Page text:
JI: I have a music background so I incorporate music, rhythms & timing into what I do.  It’s all utilised for my action pieces.  Keeping true with the characters and making sure whatever they do as the character is key.  I need to know that I’m not creating something that will take the audience out of the experience.  It’s really important… any type of action that the characters are doing is, to me, another way of doing dialogue.  So if you want to stray true to the characters, it goes hand-in-hand with verbal dialogue.

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Imada nails it for sure.  After all, how many times have we laughed at Steven Seagal who, with his very grounded fighting style, occasionally ends up  jumping off walls and performing kicks men half his age would struggle with.  Imada continues…

JI: There was actually a project with Steven that I was called about.  But this time they wanted Steven to do some wire work.  Knowing Steven I asked them “Does Steven know that?”. [Imada laughs remembering back to the conversation] Talking to them some more I wanted to know in what manor the wire work was going to be used.  Was it to enhance something or is it to defy gravity, because I don’t know if the audience is going to accept that otherwise!  And on top of that I don’t even know if Steven WANTED to do that.  I understand that the studio thinks it’s cool to do all of that stuff because it’s the trend and all but certain people are known for certain ways of fighting so to take it into a different context when it’s not a fantasy type film… you have to watch that line of believability!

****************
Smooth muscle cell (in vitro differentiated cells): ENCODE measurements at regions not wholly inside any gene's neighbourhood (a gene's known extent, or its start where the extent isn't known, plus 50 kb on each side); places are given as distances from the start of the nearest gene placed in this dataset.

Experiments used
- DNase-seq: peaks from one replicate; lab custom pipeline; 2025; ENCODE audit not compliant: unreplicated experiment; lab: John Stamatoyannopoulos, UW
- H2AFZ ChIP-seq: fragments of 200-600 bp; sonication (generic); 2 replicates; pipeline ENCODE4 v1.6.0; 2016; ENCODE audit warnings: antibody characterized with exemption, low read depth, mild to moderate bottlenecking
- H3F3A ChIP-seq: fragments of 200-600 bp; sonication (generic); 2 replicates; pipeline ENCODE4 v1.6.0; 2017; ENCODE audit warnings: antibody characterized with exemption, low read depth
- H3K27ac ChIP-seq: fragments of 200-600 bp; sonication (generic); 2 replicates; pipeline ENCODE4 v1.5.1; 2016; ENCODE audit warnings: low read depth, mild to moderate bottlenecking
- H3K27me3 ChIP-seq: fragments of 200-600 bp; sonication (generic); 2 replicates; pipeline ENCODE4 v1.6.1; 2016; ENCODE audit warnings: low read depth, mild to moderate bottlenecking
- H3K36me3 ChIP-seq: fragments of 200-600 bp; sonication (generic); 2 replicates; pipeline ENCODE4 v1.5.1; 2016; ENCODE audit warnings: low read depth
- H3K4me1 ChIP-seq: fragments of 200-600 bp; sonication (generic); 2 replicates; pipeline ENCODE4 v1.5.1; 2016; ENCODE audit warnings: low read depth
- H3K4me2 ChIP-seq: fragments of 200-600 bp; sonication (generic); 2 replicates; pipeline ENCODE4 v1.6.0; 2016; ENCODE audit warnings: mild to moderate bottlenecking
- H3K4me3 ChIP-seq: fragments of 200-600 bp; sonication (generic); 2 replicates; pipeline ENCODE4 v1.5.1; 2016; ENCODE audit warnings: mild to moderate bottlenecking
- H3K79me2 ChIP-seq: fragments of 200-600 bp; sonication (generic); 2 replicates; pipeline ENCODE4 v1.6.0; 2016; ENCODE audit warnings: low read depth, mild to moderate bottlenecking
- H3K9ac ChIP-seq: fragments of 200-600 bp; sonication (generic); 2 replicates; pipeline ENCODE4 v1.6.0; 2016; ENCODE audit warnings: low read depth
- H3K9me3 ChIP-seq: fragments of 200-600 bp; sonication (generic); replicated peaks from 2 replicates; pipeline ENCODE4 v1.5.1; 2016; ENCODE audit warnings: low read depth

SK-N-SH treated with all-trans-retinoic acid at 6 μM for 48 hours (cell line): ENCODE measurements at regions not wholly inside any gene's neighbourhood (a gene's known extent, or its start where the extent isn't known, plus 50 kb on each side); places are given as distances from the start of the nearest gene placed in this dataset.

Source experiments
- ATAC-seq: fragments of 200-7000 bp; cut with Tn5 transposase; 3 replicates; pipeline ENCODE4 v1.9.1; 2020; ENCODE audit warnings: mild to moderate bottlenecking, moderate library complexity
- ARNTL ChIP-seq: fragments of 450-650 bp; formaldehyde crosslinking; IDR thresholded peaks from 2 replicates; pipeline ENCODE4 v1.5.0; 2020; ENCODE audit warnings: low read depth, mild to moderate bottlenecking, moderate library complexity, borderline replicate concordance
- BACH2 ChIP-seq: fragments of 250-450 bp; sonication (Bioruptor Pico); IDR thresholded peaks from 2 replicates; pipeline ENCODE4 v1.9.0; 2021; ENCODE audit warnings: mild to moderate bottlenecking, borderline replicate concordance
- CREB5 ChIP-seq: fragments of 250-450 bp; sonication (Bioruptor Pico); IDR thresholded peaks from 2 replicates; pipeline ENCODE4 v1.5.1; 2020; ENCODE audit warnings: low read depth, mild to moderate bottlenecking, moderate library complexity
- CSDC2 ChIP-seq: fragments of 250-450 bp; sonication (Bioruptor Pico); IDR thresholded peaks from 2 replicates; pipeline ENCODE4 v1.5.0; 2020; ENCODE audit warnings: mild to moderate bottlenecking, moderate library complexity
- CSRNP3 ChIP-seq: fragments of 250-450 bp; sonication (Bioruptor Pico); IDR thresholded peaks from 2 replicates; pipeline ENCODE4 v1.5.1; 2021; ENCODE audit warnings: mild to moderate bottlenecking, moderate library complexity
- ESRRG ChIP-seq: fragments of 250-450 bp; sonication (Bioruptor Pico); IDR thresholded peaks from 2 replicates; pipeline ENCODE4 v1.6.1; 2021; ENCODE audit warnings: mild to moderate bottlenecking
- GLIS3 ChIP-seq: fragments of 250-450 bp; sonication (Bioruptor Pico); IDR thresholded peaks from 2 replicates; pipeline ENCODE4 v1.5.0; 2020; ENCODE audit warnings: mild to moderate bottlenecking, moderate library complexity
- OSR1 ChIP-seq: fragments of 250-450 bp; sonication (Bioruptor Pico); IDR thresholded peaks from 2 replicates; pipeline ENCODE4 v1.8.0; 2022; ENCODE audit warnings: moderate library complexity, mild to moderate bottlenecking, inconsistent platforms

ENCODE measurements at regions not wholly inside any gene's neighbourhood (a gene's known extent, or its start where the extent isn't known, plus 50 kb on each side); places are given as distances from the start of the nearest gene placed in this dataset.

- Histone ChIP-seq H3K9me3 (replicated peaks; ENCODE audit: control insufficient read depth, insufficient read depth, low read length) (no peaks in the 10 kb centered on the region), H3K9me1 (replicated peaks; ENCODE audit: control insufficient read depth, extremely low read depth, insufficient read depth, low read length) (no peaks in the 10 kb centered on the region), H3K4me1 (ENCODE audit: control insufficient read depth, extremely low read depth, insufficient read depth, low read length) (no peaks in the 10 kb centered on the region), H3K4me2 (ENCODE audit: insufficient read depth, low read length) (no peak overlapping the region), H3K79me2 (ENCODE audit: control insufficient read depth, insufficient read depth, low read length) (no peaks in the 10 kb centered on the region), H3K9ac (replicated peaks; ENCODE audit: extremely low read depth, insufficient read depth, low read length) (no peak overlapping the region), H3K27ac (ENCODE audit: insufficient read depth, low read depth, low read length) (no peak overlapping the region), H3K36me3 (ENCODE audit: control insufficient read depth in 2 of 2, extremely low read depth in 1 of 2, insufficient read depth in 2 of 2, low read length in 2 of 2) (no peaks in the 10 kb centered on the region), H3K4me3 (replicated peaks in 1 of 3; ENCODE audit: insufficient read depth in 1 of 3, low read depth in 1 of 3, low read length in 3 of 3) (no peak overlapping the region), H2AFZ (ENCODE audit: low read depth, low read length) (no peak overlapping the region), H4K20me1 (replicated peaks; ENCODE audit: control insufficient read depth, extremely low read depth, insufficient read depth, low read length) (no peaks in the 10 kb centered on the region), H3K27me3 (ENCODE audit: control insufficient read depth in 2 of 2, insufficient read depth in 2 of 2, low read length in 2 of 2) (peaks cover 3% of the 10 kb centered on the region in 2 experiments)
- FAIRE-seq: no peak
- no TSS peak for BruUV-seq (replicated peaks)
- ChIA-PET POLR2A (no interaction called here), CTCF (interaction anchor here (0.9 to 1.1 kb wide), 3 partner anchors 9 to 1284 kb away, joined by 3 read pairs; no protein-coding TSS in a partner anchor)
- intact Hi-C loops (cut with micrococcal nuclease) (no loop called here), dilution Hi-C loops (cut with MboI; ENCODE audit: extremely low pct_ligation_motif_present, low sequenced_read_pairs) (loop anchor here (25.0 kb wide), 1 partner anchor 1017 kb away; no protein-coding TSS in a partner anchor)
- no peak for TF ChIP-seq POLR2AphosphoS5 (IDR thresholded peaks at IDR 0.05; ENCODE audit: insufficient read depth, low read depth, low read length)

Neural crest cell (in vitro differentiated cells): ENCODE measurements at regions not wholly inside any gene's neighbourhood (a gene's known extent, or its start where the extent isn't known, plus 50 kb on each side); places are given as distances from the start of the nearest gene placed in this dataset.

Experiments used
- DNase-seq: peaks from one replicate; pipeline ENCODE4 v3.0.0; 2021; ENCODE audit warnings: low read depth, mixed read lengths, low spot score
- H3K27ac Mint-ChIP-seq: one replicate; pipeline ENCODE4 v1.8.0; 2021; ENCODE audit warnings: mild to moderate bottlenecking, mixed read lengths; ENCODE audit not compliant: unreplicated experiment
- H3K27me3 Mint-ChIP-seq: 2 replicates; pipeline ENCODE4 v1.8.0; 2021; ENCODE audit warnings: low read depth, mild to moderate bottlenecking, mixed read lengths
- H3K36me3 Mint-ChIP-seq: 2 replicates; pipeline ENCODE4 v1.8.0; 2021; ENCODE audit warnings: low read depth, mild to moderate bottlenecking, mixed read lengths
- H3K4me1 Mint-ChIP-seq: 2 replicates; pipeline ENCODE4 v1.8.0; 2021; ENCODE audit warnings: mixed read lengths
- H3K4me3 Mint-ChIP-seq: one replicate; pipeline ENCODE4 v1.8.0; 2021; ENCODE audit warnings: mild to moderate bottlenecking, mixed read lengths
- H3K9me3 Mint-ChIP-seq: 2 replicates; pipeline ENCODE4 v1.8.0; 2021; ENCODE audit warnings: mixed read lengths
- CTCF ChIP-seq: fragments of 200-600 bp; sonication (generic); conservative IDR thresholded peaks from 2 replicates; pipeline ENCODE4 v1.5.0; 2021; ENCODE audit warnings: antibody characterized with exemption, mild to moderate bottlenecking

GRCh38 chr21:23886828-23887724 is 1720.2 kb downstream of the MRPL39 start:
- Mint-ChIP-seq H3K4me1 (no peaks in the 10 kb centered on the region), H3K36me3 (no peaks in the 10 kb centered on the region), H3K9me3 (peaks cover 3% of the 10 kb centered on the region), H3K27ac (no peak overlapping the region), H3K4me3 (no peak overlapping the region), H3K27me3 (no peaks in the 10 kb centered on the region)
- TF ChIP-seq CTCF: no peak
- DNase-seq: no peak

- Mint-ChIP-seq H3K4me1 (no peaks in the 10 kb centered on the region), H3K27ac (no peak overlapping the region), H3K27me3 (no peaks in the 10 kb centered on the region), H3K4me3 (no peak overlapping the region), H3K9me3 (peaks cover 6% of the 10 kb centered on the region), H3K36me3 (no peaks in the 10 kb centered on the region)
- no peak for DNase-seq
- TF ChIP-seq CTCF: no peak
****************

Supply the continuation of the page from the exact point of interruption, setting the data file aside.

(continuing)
FEF: What’s your take on the advent of wire work in US and mainstream films?